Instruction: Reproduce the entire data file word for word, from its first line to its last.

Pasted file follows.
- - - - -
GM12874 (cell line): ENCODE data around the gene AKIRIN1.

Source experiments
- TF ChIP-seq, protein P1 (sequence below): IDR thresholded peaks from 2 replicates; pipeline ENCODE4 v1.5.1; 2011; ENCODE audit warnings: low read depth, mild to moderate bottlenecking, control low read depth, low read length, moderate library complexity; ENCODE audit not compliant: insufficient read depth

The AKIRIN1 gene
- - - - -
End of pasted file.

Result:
GM12874 (cell line): ENCODE data around the gene AKIRIN1.

Source experiments
- TF ChIP-seq, protein P1 (sequence below): IDR thresholded peaks from 2 replicates; pipeline ENCODE4 v1.5.1; 2011; ENCODE audit warnings: low read depth, mild to moderate bottlenecking, control low read depth, low read length, moderate library complexity; ENCODE audit not compliant: insufficient read depth

The AKIRIN1 gene